After the winter we just had, I’m not entirely sure why Iceland in June seemed like a good idea, but something about a land of volcanoes, ice, and elves appealed, so a couple weeks ago, I unearthed my ski socks, down jacket, and mittens, and packed a bag for Reykjavik, where the average June temperature hovers below 50.
My plan for this trip was to do some serious hiking in southern Iceland (more on that later), but before getting out of town, I spent a day exploring Reykjavik. Europe’s northernmost capital was smaller than I expected, more akin to a seaport like Gloucester or Annapolis than a bustling European capital. Which is appropriate: Reykjavik was founded in 870 A.D. by seafaring Vikings, and for centuries operated as a seaport. Until the 20th century, there were few roads linking communities on the island. Instead, people travelled by boat.
Though Reykjavik is relatively small, I managed to walk 15 miles in the city on the first day. I couldn’t help it: the small streets and picturesque houses make it a very walkable city. The city was hosting a color run the morning I arrived, which made for a pretty hilarious spectacle with hundreds of fair-haired people running through clouds of neon dust. I spent the rest of the day passing people with rock-star quality hair and crossing blue and pink tinged streets.
Rather than give you a play by play of the day, here are a few highlights:
My first stop was at Hallgrimskirkja, Reykjavik’s iconic church. It was about 8 a.m. when I arrived, and the city was just waking up, so the church wasn’t open. I walked around and snapped some photos and then headed into town in search of coffee.
Reykjavik has a great cafe scene, I don’t think I had a bad cup of coffee the entire time I was there, regardless of whether I was at a quaint cafe, a mountain hut, or a gas station.
Harpa Concert Hall
After breakfast, I headed to the coast and found myself near the Harpa Concert Hall, another of the city’s iconic structures. Of course I had to go in for a gander. Built of steel and glass, the structure reminded me of a giant honeycomb, overlooking the harbor.
Bæjarins Beztu Pylsur
I never would have sought out hot dogs in Iceland has I not read this story in Conde Nast Traveller. Iceland’s culinary history is colorful (to be generous). With a short growing season and long winters, food preservation was important: smoking, drying, and brining meat and fish is pervasive. But while whey brined shark (hakarl) is an acquired taste, hot dogs hold more universal appeal. So, I headed to Bæjarins Beztu Pylsur (translation: the best hog dog in town) to try one of the famous Icelandic hot dogs, made mostly from free-range organic lamb wrapped in a natural casing (with a bit of pork and beef thrown in for good measure).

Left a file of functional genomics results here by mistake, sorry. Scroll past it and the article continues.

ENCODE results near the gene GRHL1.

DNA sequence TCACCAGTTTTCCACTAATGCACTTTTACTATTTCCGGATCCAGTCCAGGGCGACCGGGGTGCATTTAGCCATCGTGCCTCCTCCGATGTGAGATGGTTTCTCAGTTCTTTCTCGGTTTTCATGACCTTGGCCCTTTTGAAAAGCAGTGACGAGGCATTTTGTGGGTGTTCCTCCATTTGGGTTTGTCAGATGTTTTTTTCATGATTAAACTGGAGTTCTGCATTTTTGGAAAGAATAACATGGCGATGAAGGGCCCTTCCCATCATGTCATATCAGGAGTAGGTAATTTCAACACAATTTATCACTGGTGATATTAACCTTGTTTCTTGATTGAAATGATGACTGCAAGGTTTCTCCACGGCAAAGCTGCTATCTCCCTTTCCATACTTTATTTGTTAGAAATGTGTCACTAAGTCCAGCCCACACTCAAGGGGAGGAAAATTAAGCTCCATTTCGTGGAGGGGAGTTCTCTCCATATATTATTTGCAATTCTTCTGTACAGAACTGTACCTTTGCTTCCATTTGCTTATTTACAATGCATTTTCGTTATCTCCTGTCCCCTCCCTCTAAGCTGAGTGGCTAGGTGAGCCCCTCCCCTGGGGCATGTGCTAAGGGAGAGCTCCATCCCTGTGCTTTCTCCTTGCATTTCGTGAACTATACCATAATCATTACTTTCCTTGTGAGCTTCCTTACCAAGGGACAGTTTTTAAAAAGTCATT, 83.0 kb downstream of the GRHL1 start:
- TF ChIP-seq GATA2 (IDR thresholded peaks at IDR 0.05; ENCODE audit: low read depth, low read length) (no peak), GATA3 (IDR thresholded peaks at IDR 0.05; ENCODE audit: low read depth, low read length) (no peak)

There was a line when I arrived, but it moved quickly. At 400 krona (about $3), they were a steal, so I got two, with everything. Everything was raw onions, fried onions, sweet mustard, and “remoulade” a mayonnaise-based sauce. The hotdogs were served in a perfect, soft, white bun, with the onions underneath and the sauce in two neat lines over the top. The casing crunched satisfyingly, and the actual sausages weren’t as salty as their American counterparts. All in all, it was a pretty great lunch.
The day I arrived was also the start of the Festival of the Sea. Every Icelandic ship was in the harbor, and all the sailors had a day off. I walked from the Harpa Concert Hall along the water, reading displays about Iceland’s maritime disasters (there are many), admiring boats, and looking confusedly at an exhibit of Icelandic seafood that featured real, slightly decaying specimens.
It was a great way to learn more about the history of Iceland, and if you’re hankering for a fishing or whale watching excursion, this is the place to go. There are also a host of seafood restaurants overlooking the water, as well as a maritime museum.
When your homeland has a lot of volcanic activity like Iceland does, you also have some pretty awesome geothermal resources. Icelandic communities have capitalized on this by building a host of outdoor, heated, community swimming pools, and making swim lessons compulsory for all school children.
In Reykjavik, the biggest of these pools is the Laugardalslaug, located slightly east of downtown Reykjavik. It was about a half hour walk from my hotel downtown, but the pool is also accessible by public bus (routes and schedules here).
Icelanders use minimal chemicals in their pools, so a cleansing shower (with soap, no bathing suit) is required before you get in. The wet walk from the locker room to the outdoor pool was something of a shock (it was 45 degrees the day I went), but the warmth of the hot tubs made it all worth it.
Fortunately, the pool didn’t look like this on the day I visited. In addition to several hot tubs of various temperatures, the facility features a lap pool, a huge children’s play area, floating chess and waterslides. With admission about $5 (plus another $5 to rent a towel), it’s a steal. For the best people watching, go when work gets out and Icelanders are enjoying time with their families.
Reykjavik is also the culinary and shopping hub of the country, so if you’re looking for a good meal or neat souvenirs, this is your spot. I had a traditional tasting menu one night featuring smoked puffin, seared mike whale, reindeer, arctic char, and skyr… it was a different, but delicious experience.